December 17, 2010 – “Murali Madhavam” Drama by Sai Youth from Srikakulam

There are many dramas and dances that are put up in front of Swami. All of them ooze with love and devotion for Him. On certain occasions, the storyline is so absorbing that it makes everyone sit at the edge of their cushions with a desire to know, “What happens next?” This is in spite of the basic knowledge that God’s will is always on the side of the good and hence goodness always triumphs! It is a tribute to the storyteller’s genius when people watch with bated breath as to the “how” part of the triumph of goodness. It was one such “cushion edge” drama that was held in the Sai Kulwant Hall on December 17. It was a presentation by the youth from Srikakulam District and it was called, “Murali Madhavam”.

Swami arrived for darshan at about 6:30 p.m. He passed through the ladies’ side.  At the centre, He looked at the backdrop and blessed some of the actors and the organisers who held up a marble Linga for consecration. He entered the gents’ side and then as He neared the alumni block on the gents’ side, a group of alumni went up on their knees. These were students who passed out of the University in 1997 and had gathered to celebrated their “Prema Bandham” (Bond of Love) with Swami. Swami had a look at the card that they showed and blessed them to assemble in the Bhajan Hall with kith and kin, the next day afternoon.

Swami then completed His round and arrived on the stage via the veranda. He passed by and blessed the delegates who had arrived for a conference being held by the Department of Mathematics and Computer Sciences of the Institute. As soon as He was on the stage, He asked for the bhajans to cease and told that the programme could start.

The initial offerings were made quickly. A few representative ladies, gents and children performing the drama, moved up the stage and received blessings. The drama then got underway.

The story was set in the Dwapara Yuga. A fictional flute maker, Suru, develops great love for the little Krishna and decides to make a flute that resonates in the same Shruti (pitch) as the one He has. He has a glimpse of Krishna’s Divinity. This happens in a beautiful manner. An old lady selling fruits simply offers her fruits to Krishna who gives her a few pomegranate arils in return. “These are not mere arils but diamonds for me,” she says and that is what they become when she looks at them at home! Suru is amazed and Swami, on the stage, was very moved and He looked at a student as if indicating, “Whatever is your faith in God, it materializes!”

Then begins Suru’s saga in making The Flute. In the meanwhile, Krishna leaves Brindavan and goes to Mathura. The sorrow of the Gopikas was well depicted in contrast to the joyous dances that had been presented before. Seven years pass in this manner and Suru now has a huge pile of flutes that he has discarded as imperfect. News spreads everywhere that Emperor Krishna is revisiting His native place. As everyone joyously prepares for it, Suru finally manages one perfect flute.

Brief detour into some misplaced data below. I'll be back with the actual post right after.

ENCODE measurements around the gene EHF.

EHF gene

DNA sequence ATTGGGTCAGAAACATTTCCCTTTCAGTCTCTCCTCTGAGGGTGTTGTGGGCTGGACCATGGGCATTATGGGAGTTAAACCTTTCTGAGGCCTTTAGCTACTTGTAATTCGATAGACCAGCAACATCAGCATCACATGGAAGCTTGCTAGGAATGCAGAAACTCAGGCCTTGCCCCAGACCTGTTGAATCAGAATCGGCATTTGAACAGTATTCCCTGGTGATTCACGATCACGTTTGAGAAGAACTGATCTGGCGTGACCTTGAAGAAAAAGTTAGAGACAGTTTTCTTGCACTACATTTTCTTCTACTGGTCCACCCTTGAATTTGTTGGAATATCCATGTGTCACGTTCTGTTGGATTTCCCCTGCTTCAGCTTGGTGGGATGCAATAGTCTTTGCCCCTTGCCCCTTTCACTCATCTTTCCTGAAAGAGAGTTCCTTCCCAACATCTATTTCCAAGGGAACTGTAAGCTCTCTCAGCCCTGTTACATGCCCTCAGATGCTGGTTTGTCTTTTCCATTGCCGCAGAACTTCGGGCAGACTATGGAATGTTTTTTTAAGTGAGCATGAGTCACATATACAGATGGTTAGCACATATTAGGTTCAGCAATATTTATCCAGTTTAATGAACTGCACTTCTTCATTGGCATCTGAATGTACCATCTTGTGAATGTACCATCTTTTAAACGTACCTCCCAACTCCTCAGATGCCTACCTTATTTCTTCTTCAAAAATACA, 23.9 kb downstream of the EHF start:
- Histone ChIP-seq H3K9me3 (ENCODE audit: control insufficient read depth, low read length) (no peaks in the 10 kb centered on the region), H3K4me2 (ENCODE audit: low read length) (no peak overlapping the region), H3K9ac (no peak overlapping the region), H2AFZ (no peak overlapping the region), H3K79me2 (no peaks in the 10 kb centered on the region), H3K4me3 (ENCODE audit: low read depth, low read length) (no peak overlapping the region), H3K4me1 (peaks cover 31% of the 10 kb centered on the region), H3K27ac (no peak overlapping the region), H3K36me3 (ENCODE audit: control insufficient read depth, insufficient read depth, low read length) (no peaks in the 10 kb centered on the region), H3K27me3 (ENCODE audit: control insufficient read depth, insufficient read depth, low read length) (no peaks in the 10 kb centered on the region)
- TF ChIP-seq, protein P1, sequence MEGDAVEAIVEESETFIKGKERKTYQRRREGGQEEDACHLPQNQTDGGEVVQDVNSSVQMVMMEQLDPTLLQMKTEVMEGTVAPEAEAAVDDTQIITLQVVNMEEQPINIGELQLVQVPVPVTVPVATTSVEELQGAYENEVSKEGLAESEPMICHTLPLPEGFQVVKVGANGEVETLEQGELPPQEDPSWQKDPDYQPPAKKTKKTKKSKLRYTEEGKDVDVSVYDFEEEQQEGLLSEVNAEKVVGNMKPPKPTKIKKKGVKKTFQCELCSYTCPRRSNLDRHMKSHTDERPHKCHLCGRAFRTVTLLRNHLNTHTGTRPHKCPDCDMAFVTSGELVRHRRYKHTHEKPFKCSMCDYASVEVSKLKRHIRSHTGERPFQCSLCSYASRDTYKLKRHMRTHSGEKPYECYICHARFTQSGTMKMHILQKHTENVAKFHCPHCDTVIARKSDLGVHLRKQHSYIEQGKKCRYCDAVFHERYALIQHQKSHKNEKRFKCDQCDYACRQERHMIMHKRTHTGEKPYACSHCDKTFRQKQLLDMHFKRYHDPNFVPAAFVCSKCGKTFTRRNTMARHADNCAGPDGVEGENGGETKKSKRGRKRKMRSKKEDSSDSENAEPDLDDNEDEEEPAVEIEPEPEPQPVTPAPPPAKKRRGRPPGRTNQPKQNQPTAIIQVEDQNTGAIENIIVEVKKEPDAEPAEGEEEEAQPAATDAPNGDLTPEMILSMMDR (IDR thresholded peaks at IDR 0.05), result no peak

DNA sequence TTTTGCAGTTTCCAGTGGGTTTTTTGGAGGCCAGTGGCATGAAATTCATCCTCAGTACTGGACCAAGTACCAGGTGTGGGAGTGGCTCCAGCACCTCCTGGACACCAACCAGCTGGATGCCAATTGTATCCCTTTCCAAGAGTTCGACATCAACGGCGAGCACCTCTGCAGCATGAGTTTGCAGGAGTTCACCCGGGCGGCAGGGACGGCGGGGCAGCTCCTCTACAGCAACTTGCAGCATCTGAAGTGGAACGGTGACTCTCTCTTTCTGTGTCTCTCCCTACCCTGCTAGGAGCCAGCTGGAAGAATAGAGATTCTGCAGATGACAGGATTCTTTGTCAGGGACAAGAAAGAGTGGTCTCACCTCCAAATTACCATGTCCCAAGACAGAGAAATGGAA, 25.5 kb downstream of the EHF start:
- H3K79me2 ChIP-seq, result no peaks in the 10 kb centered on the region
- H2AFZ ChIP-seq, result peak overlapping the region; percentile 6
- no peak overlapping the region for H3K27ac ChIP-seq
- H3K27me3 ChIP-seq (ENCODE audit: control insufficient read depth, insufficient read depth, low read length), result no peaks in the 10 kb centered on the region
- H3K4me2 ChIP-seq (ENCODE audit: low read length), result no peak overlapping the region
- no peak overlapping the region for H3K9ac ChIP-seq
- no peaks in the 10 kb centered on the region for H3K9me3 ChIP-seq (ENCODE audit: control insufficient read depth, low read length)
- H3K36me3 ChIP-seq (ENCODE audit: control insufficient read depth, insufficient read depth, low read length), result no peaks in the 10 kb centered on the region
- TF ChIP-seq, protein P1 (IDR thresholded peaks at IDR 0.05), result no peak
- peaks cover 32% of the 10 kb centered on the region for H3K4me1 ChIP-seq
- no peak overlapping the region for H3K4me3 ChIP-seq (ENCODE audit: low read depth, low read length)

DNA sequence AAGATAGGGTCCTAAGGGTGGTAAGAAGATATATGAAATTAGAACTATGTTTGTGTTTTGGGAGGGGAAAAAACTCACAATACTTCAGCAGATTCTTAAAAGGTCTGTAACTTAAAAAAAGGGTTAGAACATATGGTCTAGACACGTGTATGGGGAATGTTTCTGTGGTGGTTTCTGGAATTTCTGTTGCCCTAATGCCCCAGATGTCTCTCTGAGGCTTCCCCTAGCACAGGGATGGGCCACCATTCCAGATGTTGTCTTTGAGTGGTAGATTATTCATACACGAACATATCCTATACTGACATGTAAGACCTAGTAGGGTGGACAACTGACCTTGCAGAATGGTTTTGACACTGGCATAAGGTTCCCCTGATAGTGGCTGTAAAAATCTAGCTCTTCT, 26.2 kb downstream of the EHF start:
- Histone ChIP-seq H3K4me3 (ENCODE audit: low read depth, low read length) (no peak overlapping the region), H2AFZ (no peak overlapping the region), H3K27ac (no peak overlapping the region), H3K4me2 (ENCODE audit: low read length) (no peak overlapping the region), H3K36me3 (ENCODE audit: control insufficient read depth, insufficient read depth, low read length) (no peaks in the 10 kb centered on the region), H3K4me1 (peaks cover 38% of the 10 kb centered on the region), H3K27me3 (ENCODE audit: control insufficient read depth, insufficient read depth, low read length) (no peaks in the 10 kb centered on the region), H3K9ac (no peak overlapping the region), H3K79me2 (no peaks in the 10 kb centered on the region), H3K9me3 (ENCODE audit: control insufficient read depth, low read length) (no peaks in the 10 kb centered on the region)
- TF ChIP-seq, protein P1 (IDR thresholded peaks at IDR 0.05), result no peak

On the D day, Suru dresses up his son as Krishna and finds a beautiful case for the flute. But alas! To his dismay, he finds that his son has placed the ‘perfect’ flute with all the others in the heap! The whole day goes away in rummaging the thousands of flutes for the right one. And when he finally locates the one and sends it to Krishna, it is almost departure time. But the Lord waits and tells the little boy that his costume has been spoilt. Dressing him up and treating him with all love, Krishna finally sends him back with His own flute saying, “Tell your father that I cannot play his flute as it is having a block!”

When Suru turns despondent and depressed, Swami too was so moved. The Lord cannot bear His devotee in tears, even if it is ‘only a drama’! The son also gives an apple from Krishna to his father and pomegranate arils to the grandmother! The grandmother remembers her ‘diamonds’ experience and is thrilled that Krishna still remembered. Even Swami remembered that episode and He nodded appreciatively. Suru is inconsolable.

Finally, Krishna Himself comes to the humble dwelling and says, “Suru, you waited seven years for the perfect flute. I have waited lifetimes for the perfect one. And YOU are my flute dear one. You still have a ‘block’ that makes you attempt to define the Shruti of my flute. Give that up and I have my perfect flute.” Saying so, Krishna plays many flutes in the discarded heap and all of them are perfect! The drama ends with the Lord granting Suru a glimpse of His cosmic form! The best came at the end when representative members of the youth came forward and stated, “Swami, we are like that pile of imperfect flutes! Bless us with your touch and redeem us.” Swami was so touched with this prayer and there was a loud applause from the audience.

The drama was regularly interspersed with dances that added a lot of colour and music. The songs were mostly Swami’s compositions and they automatically struck a wonderful chord with Him. Swami saw the children assembling in the final formation and He asked for clothes to be brought. He had them distributed to the children. Then, He moved down the stage to pose with them for group photos. After granting pictures, Swami spoke to a few of them, lit a Jyothi and then moved up the stage. Calling an alumnus of the Institute who had been the script writer, Swami blessed him with a safari piece. Swami then blessed the gathering and it was 7:30 p.m. when He retired for the day.

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